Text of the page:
Bangor Police warn people not to leave dogs in car alone

Updated 4 years ago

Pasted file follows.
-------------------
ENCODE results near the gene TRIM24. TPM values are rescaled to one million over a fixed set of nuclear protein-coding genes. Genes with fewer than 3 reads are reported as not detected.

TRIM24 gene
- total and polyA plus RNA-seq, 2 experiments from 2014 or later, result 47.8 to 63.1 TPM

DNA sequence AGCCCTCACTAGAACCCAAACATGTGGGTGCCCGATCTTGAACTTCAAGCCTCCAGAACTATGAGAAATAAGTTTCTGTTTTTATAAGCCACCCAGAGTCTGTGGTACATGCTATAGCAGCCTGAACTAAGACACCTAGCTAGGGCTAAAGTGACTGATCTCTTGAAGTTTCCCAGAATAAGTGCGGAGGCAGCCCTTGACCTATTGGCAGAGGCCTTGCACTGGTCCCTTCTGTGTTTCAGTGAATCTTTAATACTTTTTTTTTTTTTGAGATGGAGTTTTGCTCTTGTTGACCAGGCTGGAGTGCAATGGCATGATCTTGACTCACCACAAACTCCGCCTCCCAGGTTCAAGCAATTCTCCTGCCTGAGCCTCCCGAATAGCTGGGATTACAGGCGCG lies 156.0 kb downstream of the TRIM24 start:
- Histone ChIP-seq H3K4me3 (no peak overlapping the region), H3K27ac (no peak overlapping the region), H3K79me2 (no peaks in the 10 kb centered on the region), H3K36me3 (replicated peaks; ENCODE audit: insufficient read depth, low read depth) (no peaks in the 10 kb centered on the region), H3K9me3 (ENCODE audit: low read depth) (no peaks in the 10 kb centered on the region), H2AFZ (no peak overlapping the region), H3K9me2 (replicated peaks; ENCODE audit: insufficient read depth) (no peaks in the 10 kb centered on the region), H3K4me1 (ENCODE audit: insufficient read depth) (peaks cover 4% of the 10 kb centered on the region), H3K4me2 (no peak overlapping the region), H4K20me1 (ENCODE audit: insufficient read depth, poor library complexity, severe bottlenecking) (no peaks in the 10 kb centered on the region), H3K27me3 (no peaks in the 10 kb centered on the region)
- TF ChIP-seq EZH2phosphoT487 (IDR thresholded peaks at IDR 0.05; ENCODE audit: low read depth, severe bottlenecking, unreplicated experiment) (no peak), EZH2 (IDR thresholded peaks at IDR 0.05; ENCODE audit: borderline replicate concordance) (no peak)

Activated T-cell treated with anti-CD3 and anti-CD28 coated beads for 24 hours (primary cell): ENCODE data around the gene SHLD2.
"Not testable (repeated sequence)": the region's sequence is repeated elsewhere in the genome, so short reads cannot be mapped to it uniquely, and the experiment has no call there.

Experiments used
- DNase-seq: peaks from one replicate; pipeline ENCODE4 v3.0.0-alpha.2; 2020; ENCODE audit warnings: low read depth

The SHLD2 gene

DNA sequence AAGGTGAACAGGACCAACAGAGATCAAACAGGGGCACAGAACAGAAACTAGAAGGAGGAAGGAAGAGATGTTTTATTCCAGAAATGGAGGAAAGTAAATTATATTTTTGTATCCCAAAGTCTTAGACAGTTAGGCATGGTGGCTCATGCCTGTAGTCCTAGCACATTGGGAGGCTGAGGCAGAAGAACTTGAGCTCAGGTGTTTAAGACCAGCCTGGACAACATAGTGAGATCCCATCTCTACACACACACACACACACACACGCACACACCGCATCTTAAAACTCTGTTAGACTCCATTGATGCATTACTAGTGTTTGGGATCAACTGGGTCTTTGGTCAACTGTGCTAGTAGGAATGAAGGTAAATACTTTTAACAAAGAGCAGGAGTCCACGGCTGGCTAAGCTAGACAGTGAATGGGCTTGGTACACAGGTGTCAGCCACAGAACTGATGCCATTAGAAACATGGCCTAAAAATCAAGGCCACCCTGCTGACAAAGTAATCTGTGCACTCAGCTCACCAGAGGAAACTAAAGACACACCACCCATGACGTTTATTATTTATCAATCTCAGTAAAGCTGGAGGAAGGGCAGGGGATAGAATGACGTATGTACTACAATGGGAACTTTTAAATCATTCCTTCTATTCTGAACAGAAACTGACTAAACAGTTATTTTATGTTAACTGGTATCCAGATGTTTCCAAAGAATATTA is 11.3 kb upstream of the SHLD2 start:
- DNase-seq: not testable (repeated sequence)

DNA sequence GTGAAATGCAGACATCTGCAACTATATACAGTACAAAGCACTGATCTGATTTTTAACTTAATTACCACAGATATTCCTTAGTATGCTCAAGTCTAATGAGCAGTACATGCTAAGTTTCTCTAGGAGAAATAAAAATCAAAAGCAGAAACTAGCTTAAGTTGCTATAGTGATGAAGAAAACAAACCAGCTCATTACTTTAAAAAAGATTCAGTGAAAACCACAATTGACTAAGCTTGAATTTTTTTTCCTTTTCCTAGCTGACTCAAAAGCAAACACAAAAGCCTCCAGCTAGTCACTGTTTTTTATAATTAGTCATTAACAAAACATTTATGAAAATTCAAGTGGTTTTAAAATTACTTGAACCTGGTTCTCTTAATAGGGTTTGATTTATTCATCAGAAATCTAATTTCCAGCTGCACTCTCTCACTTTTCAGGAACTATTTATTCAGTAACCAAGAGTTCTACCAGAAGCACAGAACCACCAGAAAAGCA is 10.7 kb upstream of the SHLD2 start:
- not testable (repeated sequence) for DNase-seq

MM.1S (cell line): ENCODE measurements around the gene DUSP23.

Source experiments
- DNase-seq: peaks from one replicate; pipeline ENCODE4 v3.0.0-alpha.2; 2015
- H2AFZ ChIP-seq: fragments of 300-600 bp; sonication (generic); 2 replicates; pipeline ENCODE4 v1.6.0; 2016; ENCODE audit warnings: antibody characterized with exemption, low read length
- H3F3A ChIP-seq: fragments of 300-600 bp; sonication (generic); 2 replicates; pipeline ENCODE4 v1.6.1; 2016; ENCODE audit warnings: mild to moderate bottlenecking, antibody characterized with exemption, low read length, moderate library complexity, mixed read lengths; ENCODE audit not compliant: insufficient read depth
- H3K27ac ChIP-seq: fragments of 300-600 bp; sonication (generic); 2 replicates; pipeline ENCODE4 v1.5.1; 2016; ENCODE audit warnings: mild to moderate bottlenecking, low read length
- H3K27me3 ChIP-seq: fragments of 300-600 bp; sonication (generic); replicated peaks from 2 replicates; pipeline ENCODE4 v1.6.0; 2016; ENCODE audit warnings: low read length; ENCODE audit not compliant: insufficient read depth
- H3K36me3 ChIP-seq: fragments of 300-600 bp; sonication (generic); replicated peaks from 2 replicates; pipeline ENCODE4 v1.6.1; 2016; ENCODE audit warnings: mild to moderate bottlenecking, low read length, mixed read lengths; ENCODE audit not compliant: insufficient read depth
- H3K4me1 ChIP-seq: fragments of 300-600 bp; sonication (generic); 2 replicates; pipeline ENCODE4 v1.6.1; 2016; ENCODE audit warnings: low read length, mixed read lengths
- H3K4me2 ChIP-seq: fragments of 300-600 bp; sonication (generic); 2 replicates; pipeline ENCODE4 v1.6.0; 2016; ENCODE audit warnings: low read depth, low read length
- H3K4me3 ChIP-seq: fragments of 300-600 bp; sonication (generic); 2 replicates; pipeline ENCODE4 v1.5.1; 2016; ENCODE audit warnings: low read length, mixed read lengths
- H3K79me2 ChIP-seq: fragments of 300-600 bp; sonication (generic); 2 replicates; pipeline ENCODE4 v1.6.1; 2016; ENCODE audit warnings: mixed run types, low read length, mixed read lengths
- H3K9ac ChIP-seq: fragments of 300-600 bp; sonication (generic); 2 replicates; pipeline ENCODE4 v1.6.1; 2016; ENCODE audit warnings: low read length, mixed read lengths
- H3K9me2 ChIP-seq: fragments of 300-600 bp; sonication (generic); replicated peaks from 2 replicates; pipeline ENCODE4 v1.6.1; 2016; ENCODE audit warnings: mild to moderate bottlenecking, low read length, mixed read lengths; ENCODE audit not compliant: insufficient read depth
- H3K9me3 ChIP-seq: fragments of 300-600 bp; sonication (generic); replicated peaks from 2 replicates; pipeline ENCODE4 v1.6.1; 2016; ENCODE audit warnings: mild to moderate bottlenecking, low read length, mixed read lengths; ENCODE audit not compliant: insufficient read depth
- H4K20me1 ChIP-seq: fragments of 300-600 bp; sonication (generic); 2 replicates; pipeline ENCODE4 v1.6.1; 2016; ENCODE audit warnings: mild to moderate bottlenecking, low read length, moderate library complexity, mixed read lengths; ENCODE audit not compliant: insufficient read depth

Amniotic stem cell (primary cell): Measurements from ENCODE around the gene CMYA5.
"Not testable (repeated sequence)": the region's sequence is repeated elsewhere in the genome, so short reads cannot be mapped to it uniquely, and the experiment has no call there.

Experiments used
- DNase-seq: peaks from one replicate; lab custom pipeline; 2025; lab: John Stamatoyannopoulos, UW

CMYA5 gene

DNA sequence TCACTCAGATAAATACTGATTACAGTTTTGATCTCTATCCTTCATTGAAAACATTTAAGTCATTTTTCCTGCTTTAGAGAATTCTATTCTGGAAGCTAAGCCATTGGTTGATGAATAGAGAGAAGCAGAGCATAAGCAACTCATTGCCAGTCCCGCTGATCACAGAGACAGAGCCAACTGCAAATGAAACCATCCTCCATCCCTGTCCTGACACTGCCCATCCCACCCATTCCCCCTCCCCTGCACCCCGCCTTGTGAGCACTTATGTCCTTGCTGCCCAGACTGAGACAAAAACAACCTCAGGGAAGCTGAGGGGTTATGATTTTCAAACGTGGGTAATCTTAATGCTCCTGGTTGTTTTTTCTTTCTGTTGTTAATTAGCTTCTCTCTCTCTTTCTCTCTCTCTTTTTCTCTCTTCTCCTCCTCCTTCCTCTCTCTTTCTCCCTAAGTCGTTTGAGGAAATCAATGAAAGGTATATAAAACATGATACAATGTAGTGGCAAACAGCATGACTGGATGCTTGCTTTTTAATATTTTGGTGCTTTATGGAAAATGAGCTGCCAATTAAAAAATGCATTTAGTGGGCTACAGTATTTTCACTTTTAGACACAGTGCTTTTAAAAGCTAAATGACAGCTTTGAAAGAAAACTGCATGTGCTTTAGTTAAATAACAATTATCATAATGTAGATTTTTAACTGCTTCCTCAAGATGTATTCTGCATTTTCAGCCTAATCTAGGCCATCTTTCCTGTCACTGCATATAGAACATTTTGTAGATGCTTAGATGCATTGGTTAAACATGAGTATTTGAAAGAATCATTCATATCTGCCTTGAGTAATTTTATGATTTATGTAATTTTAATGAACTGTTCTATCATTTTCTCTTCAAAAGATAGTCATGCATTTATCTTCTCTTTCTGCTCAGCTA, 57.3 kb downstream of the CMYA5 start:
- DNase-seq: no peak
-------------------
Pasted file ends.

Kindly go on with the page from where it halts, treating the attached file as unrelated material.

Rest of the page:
It’s easy on days like this to get hot under the collar. imagine wearing a collar, having thick hair over your entire body and being left in a car. That’s what’s happening to some unfortunate dogs.It has Bangor police urging folks to leave their dogs at home instead of unattended in cars. On a holiday weekend that saw the temperature touch 90 in some areas, Bangor police say they responded to a half dozen complaints of people leaving their dogs unattended in vehicles while they went shopping…a situation that local veterinarians say could quickly become disastrous.Dr. David Cloutier is a veterinarian at Veazie Veterinary Clinic and says it doesn’t take long for dogs to overheat. “But it doesn’t take that much. A normal dog’s body temperature is about 102. At 106-107, you’re starting to do major organ damage, seizures, death. i mean things go bad very quickly,” says Dr. Cloutier.Bangor police say none of the dogs they found this past weekend were in distress when they arrived. The owners had either left the windows cracked or the air conditioning on. Some had left bowls of water in the car. “But it would only take a stalled car, if the air conditioning is running, or the windows not down far enough and these dogs would be in real bad shape real quick,” says Sgt. Chip Hodges of the Bangor Police Department. “Some people don’t even realize on a 90 degree day, that car is getting up into the hundreds very quickly and unlike us, the dog can’t open the door and get out,” says Dr. Cloutier.The penalty for owners who leave their dogs in danger is more severe than you may think. The fine for a first offense ranges from $500-$2500 and police or animal control officers will do what’s necessary if they feel an animal is in danger. “By statute, the police or animal control officers have the authority to get into a car, essentially by any means necessary. obviously we would try to take the easy way out, check to see if it’s locked, try to have it opened by a locksmith or a wrecker driver, but if all else fails and a dog is really hurting, we’ll break a window,” says Sgt. Hodges.


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